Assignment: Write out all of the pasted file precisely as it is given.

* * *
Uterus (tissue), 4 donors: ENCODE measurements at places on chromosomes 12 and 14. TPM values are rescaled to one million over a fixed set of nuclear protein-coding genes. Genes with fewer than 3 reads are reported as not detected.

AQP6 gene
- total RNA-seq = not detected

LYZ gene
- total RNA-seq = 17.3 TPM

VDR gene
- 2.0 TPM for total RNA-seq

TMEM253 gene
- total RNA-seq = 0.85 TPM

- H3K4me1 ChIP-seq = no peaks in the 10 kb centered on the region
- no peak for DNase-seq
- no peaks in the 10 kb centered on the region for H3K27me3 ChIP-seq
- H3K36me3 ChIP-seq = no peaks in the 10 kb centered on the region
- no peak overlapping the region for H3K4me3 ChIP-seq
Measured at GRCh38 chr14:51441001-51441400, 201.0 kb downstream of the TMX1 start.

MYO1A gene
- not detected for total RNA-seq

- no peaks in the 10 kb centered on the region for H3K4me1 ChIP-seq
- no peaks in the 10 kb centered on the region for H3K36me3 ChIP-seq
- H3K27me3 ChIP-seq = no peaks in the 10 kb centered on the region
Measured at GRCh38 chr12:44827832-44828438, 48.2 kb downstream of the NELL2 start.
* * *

Uterus (tissue), 4 donors: ENCODE measurements at places on chromosomes 12 and 14. TPM values are rescaled to one million over a fixed set of nuclear protein-coding genes. Genes with fewer than 3 reads are reported as not detected.

AQP6 gene
- total RNA-seq = not detected

LYZ gene
- total RNA-seq = 17.3 TPM

VDR gene
- 2.0 TPM for total RNA-seq

TMEM253 gene
- total RNA-seq = 0.85 TPM

- H3K4me1 ChIP-seq = no peaks in the 10 kb centered on the region
- no peak for DNase-seq
- no peaks in the 10 kb centered on the region for H3K27me3 ChIP-seq
- H3K36me3 ChIP-seq = no peaks in the 10 kb centered on the region
- no peak overlapping the region for H3K4me3 ChIP-seq
Measured at GRCh38 chr14:51441001-51441400, 201.0 kb downstream of the TMX1 start.

MYO1A gene
- not detected for total RNA-seq

- no peaks in the 10 kb centered on the region for H3K4me1 ChIP-seq
- no peaks in the 10 kb centered on the region for H3K36me3 ChIP-seq
- H3K27me3 ChIP-seq = no peaks in the 10 kb centered on the region
Measured at GRCh38 chr12:44827832-44828438, 48.2 kb downstream of the NELL2 start.